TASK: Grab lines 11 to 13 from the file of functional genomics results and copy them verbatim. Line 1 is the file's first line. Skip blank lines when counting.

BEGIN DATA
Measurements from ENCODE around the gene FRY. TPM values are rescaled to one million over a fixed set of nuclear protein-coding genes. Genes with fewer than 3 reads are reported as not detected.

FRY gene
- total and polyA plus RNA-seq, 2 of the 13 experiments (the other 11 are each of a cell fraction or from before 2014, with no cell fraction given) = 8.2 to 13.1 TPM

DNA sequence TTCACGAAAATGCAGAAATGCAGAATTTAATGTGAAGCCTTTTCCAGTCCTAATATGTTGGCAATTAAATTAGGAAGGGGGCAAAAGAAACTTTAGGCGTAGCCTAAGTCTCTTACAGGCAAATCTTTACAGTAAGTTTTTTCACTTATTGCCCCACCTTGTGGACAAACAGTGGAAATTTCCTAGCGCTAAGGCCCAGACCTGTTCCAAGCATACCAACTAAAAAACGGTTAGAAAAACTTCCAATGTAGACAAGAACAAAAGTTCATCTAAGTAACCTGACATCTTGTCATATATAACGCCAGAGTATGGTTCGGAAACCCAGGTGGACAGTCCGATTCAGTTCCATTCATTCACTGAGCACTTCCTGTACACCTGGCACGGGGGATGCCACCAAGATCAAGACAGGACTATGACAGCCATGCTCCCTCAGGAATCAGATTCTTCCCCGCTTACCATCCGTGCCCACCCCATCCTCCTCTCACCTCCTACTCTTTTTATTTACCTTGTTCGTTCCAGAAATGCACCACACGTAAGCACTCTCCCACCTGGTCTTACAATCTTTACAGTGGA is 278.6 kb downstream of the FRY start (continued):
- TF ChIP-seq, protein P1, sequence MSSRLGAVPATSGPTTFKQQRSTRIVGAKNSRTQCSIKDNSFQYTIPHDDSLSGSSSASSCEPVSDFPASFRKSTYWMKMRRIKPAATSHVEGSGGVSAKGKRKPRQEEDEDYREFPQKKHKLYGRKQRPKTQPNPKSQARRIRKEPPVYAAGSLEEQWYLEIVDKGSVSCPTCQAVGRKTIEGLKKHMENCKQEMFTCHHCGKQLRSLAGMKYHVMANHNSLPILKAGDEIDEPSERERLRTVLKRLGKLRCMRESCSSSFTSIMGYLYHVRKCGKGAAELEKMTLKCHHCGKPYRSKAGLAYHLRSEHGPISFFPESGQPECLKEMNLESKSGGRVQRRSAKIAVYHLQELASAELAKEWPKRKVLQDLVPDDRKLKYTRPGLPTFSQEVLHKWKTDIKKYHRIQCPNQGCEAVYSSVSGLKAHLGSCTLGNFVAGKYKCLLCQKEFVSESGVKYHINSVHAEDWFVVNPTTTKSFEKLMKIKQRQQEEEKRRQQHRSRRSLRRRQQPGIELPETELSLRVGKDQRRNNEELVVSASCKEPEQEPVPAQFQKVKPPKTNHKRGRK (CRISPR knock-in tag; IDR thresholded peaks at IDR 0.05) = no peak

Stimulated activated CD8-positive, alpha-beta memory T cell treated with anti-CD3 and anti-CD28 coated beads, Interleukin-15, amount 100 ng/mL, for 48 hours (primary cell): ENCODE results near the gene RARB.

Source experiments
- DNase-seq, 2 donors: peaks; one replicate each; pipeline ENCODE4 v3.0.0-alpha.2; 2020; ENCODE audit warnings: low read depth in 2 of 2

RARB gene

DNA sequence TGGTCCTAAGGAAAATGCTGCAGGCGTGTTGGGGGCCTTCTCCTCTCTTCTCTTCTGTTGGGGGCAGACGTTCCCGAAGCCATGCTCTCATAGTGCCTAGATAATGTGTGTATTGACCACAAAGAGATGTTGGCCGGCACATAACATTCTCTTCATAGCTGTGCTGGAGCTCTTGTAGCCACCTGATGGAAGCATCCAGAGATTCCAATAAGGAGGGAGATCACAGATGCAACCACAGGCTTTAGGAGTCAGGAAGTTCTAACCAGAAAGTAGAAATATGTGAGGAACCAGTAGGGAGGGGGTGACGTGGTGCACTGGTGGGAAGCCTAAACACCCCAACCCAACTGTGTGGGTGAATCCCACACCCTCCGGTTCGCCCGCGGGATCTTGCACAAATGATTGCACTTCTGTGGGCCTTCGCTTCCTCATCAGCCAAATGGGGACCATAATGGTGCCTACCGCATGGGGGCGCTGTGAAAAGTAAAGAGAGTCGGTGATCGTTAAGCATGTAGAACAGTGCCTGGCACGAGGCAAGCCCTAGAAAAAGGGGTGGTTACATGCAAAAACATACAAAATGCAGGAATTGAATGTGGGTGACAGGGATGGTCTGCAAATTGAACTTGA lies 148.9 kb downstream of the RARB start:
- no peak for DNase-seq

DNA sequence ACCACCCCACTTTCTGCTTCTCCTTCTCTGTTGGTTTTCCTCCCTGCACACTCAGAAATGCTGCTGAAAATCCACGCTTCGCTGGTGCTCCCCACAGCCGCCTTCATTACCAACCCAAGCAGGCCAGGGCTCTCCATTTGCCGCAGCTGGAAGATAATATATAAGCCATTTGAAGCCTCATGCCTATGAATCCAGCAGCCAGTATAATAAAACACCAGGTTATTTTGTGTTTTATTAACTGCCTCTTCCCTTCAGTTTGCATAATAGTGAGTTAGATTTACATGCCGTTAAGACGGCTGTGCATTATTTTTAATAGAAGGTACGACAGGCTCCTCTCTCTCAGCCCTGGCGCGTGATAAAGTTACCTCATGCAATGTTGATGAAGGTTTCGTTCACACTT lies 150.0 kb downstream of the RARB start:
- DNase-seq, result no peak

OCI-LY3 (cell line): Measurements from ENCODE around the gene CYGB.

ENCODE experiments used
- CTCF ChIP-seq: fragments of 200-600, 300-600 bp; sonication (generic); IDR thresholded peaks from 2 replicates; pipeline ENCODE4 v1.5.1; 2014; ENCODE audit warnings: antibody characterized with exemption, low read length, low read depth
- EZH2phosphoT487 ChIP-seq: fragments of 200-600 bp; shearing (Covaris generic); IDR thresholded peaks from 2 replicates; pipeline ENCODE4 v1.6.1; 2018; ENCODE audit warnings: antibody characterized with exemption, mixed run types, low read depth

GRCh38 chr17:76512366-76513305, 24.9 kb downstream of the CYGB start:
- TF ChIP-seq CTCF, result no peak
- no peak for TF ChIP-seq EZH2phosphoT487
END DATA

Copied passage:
- no peak for DNase-seq

DNA sequence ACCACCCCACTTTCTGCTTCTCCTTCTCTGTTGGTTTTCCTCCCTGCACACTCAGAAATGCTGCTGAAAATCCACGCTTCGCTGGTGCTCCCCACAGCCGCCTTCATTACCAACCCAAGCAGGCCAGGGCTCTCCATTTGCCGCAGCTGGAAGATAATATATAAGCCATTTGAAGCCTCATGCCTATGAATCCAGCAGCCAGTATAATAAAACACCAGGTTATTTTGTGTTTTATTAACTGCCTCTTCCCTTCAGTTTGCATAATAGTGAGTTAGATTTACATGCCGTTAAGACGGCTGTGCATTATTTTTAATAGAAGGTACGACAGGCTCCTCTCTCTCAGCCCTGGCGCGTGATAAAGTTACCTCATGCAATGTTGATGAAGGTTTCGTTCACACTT lies 150.0 kb downstream of the RARB start:
- DNase-seq, result no peak